Robespierre's desire for revolutionary change was not limited to the political realm. He sought to instill a spiritual resurgence in the French nation based on his Deist beliefs. Accordingly, on 7 May 1794 Robespierre had a decree passed by the Convention that established a Supreme Being. The notion of the Supreme Being was based on ideas that Jean-Jacques Rousseau had outlined in The Social Contract. In honour of the Supreme Being, a celebration was held on 8 June. Robespierre, as President of the Convention, walked first in the festival procession and delivered a speech in which he emphasised that his concept of a Supreme Being, which he termed a radical Democrat, was far different from the traditional God of Christianity:

Is it not He whose immortal hand, engraving on the heart of man the code of justice and equality, has written there the death sentence of tyrants?
Is it not He who, from the beginning of time, decreed for all the ages and for all peoples liberty, good faith, and justice?
He did not create kings to devour the human race.
He did not create priests to harness us, like vile animals, to the chariots of kings and to give to the world examples of baseness, pride, perfidy, avarice, debauchery and falsehood.
He created the universe to proclaim His power.
He created men to help each other, to love each other mutually, and to attain to happiness by the way of virtue.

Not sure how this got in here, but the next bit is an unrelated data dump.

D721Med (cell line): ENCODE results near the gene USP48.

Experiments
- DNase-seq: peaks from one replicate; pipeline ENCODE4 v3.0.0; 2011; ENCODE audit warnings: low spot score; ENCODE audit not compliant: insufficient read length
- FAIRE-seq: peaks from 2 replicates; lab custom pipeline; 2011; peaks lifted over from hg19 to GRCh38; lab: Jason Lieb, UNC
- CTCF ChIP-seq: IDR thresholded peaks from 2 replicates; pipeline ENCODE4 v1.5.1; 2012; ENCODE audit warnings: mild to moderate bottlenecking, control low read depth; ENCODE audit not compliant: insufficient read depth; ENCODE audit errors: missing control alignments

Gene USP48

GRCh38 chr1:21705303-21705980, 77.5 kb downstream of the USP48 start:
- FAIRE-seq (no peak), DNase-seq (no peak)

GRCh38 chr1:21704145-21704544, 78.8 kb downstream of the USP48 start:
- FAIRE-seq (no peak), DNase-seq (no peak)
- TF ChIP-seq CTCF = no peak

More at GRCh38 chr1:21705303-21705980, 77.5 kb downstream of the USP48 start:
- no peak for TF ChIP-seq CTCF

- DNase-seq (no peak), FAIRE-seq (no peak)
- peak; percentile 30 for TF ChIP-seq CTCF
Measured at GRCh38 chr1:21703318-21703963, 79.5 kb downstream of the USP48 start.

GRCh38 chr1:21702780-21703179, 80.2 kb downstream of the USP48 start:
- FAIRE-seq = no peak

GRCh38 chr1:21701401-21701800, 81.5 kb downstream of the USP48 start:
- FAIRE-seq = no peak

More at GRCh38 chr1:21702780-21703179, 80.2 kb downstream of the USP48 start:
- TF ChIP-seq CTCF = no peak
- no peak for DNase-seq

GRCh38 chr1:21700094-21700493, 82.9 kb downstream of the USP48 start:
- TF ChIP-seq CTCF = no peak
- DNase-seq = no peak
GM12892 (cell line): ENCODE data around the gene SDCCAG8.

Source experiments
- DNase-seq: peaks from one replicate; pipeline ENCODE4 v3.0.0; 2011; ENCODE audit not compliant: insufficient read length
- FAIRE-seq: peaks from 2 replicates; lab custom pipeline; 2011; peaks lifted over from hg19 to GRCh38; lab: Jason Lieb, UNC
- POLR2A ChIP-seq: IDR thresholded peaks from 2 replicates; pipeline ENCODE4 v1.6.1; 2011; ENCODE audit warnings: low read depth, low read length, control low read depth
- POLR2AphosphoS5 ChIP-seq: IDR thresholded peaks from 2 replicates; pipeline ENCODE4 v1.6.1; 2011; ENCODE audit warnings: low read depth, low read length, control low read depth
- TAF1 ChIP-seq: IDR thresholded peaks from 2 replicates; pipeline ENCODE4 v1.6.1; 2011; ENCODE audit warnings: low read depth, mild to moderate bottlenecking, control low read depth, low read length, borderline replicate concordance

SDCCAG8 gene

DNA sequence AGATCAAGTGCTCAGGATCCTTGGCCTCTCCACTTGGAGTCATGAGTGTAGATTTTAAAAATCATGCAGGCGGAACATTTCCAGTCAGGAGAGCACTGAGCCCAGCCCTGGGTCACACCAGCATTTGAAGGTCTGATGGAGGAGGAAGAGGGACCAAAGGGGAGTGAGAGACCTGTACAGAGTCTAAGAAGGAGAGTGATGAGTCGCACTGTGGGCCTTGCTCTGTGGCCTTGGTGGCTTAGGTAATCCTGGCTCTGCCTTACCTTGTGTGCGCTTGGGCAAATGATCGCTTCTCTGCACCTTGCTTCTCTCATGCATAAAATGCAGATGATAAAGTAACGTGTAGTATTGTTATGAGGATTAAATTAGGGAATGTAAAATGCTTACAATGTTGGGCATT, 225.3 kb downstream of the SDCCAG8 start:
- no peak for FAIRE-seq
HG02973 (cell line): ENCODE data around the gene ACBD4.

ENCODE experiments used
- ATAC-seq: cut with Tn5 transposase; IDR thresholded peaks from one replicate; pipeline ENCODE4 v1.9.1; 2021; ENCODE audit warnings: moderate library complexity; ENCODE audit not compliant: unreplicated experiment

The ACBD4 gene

The execution of Robespierre

Robespierre appeared at the Convention on 26 July (8th Thermidor, year II, according to the Revolutionary calendar), and delivered a two-hour-long speech. He defended himself against charges of dictatorship and tyranny, and then proceeded to warn of a conspiracy against the Republic. Robespierre implied that members of the Convention were a part of this conspiracy, though when pressed he refused to provide any names. Members who felt that Robespierre was alluding to them tried to prevent the speech from being printed, and a bitter debate ensued until Bertrand Barère forced an end to it. Later that evening, Robespierre delivered the same speech again at the Jacobin Club, where it was very well received.

The next day, Saint-Just began to give a speech in support of Robespierre. However, those who saw him working on his speech the night before expected accusations to arise from it. He only had time to give a small part of his speech before Jean-Lambert Tallien interrupted him. While the accusations began to pile up, Saint-Just remained uncharacteristically silent. Robespierre then attempted to secure the tribune to speak but his voice was shouted down. Robespierre soon found himself at a loss for words after one deputy called for his arrest and another, Marc Guillaume Valdiergave, gave a mocking impression of him. When one deputy realised Robespierre's inability to respond, the man shouted, "The blood of Danton chokes him!"